Situated near the center of Weatherford, Chandor Gardens is an enchanting oasis. Weatherford is a smallish town 25 miles west of Ft. Worth with a population in the high 20,000’s. Away from Interstate 20, it remains a traditional West Texas community with small local businesses, older homes, and a family oriented atmosphere. The edge of the town along the Interstate 20 Hwy. has new strip malls sporting all the main chain stores strung along the highway creating the buzz of a big city.
The Chandor Gardens were designed and constructed by Douglas Chandor, an English artist who painted famous people on both sides of the Atlantic. Several of these still hang in the National Gallery. The above picture shows him in his studio with his painting of his wife on the left of the photo.
Ina is the reason he came to live in Texas. The low cut gown shows her bare back. He claimed her beautiful back that he first saw in that gown at a party was what first attracted him.
Chandor had come to the US because although his work was renowned, he wasn’t making much money and hoped for better prospects here.
Being from England, he could not have possibly known what gardening in barren, hard land would entail. Work began in 1936 with picks, shovels, dynamite, and mule-drawn plows in a cow pasture full of the usual West Texas rocks.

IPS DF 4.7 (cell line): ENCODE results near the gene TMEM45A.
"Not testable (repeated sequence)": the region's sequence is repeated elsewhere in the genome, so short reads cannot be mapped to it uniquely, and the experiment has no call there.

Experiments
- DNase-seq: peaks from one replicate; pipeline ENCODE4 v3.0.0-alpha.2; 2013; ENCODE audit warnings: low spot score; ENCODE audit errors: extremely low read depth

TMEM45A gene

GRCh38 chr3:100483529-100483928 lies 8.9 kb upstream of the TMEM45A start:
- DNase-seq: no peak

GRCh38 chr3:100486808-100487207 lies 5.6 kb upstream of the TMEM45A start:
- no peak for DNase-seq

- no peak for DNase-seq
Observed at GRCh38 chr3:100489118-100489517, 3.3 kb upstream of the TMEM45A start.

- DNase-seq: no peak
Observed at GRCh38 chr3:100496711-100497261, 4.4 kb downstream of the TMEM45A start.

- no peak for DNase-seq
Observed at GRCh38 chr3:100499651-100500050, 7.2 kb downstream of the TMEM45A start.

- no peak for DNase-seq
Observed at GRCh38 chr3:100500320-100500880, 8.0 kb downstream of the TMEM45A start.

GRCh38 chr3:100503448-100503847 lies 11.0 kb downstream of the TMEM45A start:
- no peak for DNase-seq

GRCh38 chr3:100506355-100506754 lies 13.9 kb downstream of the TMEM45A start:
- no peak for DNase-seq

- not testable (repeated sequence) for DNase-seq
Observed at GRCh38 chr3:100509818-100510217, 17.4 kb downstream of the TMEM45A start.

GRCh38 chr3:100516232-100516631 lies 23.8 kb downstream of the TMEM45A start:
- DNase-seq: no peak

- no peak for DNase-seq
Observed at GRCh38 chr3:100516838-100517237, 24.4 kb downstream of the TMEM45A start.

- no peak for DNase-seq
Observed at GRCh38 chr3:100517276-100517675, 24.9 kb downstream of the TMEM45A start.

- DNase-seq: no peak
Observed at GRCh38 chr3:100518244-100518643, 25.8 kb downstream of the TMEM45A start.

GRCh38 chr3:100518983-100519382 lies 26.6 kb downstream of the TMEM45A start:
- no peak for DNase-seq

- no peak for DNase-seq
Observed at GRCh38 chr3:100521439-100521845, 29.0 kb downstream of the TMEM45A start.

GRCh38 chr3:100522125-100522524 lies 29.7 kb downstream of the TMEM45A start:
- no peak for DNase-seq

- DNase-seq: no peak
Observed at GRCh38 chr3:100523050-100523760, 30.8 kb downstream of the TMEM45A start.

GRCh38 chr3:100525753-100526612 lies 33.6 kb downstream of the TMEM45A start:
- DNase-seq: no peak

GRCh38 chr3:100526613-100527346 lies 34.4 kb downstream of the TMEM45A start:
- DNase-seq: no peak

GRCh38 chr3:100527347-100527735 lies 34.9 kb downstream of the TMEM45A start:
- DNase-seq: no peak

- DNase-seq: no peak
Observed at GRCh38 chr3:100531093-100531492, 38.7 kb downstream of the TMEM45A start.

Many fountains and ponds are the original ones designed and created by Chandor, himself. The above fountain has glass bottle bottoms cemented in place in the center fountain and along the base. No one knew that the glass used was from bottles until a recent renovation and cleaning of the statue.
Chandor had a faithful gardener, Alphonse Harrison who worked along with him. Harrison’s hard labor helped make the gardens possible. Chandor painted his portrait and hung it in his home at a time when that was not acceptable.
This view shows that same pathway from the opposite side. One of the major plants in the original gardens was wisteria vines. They cover this pergola made from native tree trunks. The wisteria vines had become invasive and most were removed in recent years.
“There is always music among the trees in the garden, but our hearts must be very quiet to hear it.” Minnie Aumonier